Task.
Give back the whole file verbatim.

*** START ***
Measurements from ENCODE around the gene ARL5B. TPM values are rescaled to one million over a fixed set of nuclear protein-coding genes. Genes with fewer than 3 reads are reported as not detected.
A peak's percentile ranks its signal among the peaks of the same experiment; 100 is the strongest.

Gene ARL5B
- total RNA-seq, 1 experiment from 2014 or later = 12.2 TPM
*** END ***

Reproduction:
Measurements from ENCODE around the gene ARL5B. TPM values are rescaled to one million over a fixed set of nuclear protein-coding genes. Genes with fewer than 3 reads are reported as not detected.
A peak's percentile ranks its signal among the peaks of the same experiment; 100 is the strongest.

Gene ARL5B
- total RNA-seq, 1 experiment from 2014 or later = 12.2 TPM